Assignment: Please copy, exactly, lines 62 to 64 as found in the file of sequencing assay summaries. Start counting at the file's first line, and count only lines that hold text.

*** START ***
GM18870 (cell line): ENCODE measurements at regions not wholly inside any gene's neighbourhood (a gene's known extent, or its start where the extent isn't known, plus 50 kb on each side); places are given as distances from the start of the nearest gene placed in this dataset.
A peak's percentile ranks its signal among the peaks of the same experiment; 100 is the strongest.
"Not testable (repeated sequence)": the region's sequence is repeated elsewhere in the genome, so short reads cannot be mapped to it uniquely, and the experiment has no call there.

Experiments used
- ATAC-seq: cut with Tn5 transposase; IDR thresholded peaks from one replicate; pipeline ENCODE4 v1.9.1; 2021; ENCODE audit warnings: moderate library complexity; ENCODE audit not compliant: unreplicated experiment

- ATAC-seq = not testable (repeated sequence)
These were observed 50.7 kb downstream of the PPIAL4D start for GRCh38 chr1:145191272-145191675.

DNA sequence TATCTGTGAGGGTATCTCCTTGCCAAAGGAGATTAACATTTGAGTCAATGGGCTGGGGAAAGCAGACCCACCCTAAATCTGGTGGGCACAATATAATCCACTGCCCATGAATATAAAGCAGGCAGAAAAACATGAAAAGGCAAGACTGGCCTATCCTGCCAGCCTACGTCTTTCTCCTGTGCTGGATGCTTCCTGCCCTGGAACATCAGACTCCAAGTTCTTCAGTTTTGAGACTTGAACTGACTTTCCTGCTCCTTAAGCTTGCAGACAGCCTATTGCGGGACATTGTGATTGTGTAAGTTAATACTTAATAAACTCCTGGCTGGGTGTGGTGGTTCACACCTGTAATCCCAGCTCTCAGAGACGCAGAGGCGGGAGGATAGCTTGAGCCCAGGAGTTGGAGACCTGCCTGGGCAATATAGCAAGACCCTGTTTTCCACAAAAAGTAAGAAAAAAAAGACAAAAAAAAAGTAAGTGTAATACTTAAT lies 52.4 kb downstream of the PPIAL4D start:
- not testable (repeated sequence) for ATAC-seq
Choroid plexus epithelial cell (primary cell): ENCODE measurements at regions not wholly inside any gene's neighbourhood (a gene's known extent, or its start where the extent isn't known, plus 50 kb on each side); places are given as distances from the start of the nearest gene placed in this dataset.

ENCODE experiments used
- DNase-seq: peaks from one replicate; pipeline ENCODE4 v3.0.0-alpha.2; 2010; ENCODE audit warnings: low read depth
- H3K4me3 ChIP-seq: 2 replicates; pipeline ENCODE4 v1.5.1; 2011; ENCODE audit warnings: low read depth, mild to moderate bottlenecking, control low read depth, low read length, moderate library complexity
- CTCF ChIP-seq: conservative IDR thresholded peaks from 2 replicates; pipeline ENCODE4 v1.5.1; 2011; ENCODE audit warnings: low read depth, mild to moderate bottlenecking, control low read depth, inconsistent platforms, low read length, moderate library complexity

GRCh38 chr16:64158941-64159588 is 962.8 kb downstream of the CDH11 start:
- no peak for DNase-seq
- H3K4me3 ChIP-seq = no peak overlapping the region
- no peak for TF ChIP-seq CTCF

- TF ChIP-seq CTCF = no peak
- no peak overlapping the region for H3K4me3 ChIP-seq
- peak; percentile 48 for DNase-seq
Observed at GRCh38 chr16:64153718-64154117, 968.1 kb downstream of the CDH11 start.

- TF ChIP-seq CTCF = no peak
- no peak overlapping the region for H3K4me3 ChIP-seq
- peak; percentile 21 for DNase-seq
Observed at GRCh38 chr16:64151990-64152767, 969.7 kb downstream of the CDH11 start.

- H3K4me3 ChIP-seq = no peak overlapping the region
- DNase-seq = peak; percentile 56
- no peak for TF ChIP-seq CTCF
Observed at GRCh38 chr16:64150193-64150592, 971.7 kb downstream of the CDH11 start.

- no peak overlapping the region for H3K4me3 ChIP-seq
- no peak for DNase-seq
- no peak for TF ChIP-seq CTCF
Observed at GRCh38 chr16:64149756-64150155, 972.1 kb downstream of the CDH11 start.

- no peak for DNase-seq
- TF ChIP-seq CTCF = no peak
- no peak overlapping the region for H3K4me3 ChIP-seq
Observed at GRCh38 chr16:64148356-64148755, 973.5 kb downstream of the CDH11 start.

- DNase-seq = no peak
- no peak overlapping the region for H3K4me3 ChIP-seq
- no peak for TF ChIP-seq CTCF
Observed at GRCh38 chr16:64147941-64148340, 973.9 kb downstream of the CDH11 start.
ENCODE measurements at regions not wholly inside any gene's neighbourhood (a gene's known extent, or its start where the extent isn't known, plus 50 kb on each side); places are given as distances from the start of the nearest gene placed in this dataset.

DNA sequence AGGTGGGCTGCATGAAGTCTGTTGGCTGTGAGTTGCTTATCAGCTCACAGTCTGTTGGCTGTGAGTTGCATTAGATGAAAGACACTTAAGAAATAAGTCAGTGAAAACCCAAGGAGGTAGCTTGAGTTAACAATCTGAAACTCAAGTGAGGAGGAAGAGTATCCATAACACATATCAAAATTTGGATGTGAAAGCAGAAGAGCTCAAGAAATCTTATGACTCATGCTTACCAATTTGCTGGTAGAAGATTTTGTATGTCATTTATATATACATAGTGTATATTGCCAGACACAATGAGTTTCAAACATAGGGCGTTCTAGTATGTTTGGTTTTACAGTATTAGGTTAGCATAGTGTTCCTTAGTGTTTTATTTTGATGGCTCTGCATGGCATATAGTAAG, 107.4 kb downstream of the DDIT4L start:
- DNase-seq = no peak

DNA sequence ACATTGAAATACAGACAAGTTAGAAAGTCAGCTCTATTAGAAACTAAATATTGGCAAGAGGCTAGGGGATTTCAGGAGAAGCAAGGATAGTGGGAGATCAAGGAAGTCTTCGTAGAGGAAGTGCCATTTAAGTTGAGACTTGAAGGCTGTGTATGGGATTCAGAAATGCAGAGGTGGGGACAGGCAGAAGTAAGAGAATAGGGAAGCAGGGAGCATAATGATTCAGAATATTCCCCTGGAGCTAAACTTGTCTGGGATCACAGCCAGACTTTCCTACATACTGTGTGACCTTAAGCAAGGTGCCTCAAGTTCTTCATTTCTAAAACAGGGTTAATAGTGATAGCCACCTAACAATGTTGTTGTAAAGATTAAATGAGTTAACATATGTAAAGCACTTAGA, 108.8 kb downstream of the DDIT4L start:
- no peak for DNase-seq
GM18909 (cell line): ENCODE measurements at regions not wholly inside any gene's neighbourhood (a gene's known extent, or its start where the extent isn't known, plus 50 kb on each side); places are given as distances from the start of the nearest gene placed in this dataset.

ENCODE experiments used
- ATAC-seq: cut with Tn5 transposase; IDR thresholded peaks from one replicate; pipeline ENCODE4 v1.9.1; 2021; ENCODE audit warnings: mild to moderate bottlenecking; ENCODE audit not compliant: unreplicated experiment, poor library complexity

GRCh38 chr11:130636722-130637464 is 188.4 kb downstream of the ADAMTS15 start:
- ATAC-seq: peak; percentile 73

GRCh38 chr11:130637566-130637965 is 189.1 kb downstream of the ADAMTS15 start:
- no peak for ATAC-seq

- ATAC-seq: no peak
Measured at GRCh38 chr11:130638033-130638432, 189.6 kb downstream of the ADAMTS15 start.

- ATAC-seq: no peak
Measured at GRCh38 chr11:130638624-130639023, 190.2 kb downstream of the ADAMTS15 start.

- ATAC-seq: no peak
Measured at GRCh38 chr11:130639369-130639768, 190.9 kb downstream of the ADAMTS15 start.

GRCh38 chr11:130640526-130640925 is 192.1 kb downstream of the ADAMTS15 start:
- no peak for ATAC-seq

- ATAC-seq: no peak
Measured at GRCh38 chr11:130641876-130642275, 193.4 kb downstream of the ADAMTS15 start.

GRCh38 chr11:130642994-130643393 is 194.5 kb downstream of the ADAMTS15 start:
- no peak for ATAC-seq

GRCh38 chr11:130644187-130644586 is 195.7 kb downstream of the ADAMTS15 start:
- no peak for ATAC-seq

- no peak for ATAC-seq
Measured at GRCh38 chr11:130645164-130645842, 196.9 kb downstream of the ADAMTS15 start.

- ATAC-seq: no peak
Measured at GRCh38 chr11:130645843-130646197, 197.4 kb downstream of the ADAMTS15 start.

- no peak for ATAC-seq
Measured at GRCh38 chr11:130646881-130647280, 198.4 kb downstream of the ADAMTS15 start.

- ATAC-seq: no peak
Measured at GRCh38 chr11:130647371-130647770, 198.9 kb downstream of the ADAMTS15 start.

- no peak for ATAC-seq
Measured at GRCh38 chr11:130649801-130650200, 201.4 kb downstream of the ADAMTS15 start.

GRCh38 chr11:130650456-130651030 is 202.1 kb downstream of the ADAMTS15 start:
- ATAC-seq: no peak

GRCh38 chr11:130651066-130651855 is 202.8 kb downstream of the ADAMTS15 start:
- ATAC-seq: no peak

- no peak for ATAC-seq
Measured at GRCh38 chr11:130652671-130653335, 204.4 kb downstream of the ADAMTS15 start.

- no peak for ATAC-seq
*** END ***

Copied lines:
- no peak for ATAC-seq

- ATAC-seq: no peak
Measured at GRCh38 chr11:130641876-130642275, 193.4 kb downstream of the ADAMTS15 start.